Shatter The Stigma

September 26, 2018

My husband James and I had been married for about three months when we made the giddy decision to initiate part three of “first comes love, then comes marriage,…” I had every expectation that I would become pregnant easily and deliver, within a year, the precious bundle I’d been dreaming of my entire life. I was a healthy 27-year old who ate my veggies reliably and came from a family of extremely fruitful women. But month after month of negative pregnancy tests rudely foreshadowed the struggle that was ahead of us.

 

 

 

After nine months of trying, the morning finally came when I breathlessly held in my hand, and checked, and double-checked a big fat positive pregnancy test! Weeks passed, my belly bulged a little, I threw up a lot, and life was unfolding exactly the way I had imagined it. But at my 9-week ultrasound, the doctor seemed a little too quiet as she measured and fiddled. Then the words came out that defined our next decade, “I think this is a miscarriage.” Despite visiting specialists, injecting up to five medications per day, enduring radical procedures, and completely draining our bank account, we would hear that sentence eight more times, an unrelenting echo that refused to dampen.

 

Pregnancy loss has a cascading effect. It steals much more than your baby. It erases an entire imagined childhood and adulthood, lobs off a longed-for limb of your family tree. Then it goes on to rupture your identity, confidence, and feeling of community. Your body, which you once trusted to carry out a commonplace, yet miraculous function, has failed. You question every step you took, every bite you ate, every thought you had while pregnant. And even though you blame yourself, you feel an utter lack of control. Few people know what to say to you. Interactions become excruciating. Events that are supposed to be joyous, like baby showers, inflict torture. I went through the daily motions, smiled at friends and coworkers, and kept the angry, throbbing stranger inside of me in solitary confinement, letting her out once in a while to release her wrath on an unsuspecting pillow.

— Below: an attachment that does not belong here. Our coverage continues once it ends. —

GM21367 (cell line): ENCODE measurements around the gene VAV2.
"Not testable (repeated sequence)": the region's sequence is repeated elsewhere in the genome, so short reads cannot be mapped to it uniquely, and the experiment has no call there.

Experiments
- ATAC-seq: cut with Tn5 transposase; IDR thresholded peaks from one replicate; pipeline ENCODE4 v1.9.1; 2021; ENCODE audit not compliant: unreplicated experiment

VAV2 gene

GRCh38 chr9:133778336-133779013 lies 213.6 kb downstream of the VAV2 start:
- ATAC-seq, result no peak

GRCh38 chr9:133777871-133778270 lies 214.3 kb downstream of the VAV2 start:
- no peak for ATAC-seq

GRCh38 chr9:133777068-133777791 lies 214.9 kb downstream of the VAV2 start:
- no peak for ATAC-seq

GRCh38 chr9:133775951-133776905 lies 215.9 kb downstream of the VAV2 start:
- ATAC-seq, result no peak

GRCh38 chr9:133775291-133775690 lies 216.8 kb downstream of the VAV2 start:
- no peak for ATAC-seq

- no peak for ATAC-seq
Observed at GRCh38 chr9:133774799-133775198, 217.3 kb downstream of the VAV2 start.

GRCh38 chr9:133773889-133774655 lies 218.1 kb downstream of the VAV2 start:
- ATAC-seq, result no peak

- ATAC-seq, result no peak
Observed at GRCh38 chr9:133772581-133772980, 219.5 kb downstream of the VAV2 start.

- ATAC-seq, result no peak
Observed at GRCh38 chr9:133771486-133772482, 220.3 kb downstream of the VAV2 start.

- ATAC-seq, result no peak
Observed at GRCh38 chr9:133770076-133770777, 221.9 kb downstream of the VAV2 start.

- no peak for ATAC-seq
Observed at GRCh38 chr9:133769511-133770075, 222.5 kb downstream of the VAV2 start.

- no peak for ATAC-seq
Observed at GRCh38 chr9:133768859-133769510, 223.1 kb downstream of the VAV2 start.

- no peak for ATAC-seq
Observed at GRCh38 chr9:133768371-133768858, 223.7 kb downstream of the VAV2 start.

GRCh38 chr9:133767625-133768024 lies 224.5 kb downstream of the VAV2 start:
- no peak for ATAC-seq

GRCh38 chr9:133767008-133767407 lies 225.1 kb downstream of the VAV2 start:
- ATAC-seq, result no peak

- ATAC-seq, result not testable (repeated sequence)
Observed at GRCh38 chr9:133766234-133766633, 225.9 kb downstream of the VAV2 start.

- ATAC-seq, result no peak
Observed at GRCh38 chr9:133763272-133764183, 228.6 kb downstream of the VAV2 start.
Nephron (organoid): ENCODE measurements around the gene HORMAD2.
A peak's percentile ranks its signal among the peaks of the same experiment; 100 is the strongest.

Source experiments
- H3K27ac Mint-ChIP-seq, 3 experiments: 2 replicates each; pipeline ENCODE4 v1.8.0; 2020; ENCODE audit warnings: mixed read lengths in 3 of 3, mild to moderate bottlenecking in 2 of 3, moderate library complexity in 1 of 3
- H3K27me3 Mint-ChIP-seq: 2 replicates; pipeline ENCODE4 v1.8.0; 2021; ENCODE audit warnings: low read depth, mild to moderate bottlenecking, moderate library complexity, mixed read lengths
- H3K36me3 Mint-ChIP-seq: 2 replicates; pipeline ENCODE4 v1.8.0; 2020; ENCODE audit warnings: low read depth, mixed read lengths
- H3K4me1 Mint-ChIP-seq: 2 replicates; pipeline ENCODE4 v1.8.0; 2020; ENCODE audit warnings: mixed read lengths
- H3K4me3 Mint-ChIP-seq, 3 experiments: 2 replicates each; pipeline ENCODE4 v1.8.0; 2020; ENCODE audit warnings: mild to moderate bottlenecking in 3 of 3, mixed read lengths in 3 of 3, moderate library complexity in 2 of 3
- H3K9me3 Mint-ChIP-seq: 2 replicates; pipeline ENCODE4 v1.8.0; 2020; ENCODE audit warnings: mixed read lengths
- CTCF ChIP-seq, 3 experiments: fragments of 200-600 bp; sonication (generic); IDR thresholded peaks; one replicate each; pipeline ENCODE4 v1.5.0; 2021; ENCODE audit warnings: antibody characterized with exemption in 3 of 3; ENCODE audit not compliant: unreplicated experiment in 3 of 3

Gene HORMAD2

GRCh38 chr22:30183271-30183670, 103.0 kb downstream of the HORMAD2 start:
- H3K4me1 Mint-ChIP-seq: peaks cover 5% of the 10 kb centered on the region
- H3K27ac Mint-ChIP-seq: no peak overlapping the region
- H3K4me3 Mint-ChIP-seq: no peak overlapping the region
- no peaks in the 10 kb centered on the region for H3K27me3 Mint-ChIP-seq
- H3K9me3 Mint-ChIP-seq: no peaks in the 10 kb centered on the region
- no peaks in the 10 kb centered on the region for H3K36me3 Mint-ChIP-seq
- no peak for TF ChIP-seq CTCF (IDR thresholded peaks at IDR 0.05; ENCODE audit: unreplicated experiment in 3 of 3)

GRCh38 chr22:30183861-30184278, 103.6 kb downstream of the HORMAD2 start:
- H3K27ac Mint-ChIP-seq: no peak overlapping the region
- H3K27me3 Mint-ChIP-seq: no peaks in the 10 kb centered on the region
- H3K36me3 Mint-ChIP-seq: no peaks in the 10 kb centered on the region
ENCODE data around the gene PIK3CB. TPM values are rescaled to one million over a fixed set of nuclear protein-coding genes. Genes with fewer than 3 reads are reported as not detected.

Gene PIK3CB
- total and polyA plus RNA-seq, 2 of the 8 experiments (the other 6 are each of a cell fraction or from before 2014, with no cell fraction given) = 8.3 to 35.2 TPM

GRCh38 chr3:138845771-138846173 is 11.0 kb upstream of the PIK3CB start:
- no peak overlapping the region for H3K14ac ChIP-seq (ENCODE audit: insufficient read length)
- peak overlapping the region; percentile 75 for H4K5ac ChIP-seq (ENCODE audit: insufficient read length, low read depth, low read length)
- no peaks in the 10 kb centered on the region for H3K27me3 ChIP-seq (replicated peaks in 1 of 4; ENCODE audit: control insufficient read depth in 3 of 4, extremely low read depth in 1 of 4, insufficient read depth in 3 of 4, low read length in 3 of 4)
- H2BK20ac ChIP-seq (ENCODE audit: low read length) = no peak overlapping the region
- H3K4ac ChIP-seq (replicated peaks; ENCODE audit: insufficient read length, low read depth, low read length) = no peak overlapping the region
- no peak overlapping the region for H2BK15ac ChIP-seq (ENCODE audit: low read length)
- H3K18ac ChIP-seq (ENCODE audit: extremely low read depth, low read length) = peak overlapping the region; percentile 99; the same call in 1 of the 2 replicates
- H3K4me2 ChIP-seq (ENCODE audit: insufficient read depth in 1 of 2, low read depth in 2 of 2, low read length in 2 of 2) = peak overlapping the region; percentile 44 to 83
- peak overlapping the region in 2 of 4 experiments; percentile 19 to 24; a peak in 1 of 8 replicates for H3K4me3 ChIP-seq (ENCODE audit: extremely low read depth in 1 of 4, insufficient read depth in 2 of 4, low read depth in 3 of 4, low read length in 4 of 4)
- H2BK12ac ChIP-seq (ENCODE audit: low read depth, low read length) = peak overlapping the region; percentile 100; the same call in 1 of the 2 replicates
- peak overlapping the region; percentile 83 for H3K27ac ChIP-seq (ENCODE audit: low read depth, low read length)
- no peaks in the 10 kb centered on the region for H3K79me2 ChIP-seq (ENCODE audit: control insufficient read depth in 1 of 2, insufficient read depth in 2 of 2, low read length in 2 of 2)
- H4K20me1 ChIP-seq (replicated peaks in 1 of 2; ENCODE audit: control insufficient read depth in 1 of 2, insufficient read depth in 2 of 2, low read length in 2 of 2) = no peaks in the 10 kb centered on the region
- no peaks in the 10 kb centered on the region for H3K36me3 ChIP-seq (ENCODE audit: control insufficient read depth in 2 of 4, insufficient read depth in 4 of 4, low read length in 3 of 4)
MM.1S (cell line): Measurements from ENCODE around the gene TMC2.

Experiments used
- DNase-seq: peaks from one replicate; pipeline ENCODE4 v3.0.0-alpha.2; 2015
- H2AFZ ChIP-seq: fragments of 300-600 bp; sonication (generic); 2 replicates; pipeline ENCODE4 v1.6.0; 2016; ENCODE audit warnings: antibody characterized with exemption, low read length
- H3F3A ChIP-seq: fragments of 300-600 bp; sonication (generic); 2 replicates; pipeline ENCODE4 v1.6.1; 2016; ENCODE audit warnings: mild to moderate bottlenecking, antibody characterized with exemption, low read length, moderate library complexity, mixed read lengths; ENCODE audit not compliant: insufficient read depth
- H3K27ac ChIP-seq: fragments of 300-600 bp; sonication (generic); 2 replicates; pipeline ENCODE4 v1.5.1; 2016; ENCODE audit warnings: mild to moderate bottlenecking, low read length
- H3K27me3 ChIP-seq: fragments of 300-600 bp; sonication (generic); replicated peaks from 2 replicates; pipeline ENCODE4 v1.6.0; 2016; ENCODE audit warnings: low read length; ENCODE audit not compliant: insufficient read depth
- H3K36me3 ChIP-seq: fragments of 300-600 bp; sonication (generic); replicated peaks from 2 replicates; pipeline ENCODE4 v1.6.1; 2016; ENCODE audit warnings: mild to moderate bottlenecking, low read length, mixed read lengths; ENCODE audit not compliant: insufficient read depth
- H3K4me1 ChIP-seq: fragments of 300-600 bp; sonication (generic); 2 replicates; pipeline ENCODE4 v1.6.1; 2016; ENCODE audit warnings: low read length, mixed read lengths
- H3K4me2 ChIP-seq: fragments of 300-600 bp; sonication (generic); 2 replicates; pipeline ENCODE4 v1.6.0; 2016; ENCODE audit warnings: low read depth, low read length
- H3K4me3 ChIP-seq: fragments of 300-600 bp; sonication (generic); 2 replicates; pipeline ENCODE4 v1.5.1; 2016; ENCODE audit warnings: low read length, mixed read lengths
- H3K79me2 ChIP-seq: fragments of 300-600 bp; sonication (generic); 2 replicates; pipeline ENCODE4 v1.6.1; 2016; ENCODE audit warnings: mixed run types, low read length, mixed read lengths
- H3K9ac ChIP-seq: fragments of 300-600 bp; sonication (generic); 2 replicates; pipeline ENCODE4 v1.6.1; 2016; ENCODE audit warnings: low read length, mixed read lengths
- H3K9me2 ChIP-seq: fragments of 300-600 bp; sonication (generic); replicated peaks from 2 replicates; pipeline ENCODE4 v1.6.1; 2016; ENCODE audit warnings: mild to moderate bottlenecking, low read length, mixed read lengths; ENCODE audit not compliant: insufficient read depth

In 2006, James and I traveled to Nogales, Mexico to receive an FDA-banned medical treatment prescribed by our doctor. Yes, we were that desperate. It was a surreal experience. Along with eight other intrepid couples, we met a clinic worker at a McDonalds in Arizona, near the border. He herded us into Mexico to the mysterious clinic. The treatment we received there was unnerving, painful, and did not end up working for me, but I will never consider the trip a waste. What Nogales gave us was eight other couples who knew precisely what we were feeling. We connected instantly, sharing eerily similar narratives. We had all heard terribly insensitive comments that had been intended to provide comfort. We had all felt punched in the gut at the sight of pregnant women, who seemed to stalk us wherever we went. We had all been so consumed by the desire to bring our children to life that we could scarcely direct a thought toward anything else. It felt like even though very few people shared our experience, there was something universal about our agony and our sometimes questionable sanity. My shame was lifted. I was no longer alone.Despite unwavering determination, I never was able to give birth to a live baby. Little by little, I was forced to re-envision what motherhood would look like for me. After three years of failed pregnancies, James and I worked up the courage to scale the daunting wall of adoption, towering over the ubiquitous question, “Why don’t those two just adopt?” After many slips and bruises, we ultimately welcomed two irresistible babies into our home through public adoption. Also, thanks to a generous, unexpected offer from a friend/angel, we were able to bring two long-frozen IVF embryos to life through surrogacy. We are bursting with love and pride for our hard-won family, each member a unique brand of delight. I can’t imagine our family any other way. But unfortunately, nothing can possibly erase the grief for our children that we have lost or the longing for the experiences that we will never have.

 

 

 

The only way that I have been able to process my emotions has been through writing. Somehow, by putting the experiences down on paper, I have been able to keep them from endlessly bouncing around in my mind. I found that the process of writing took some of the sting out of my story. Being a private, introverted person, I had not shared much of my struggle with many people. But somehow, in 2012, I worked up the courage to publish my writings in a memoir entitled The Pursuit of Family. It was liberating for me to put my truth out there, and it gave me the opportunity to connect with so many others who shared similar experiences.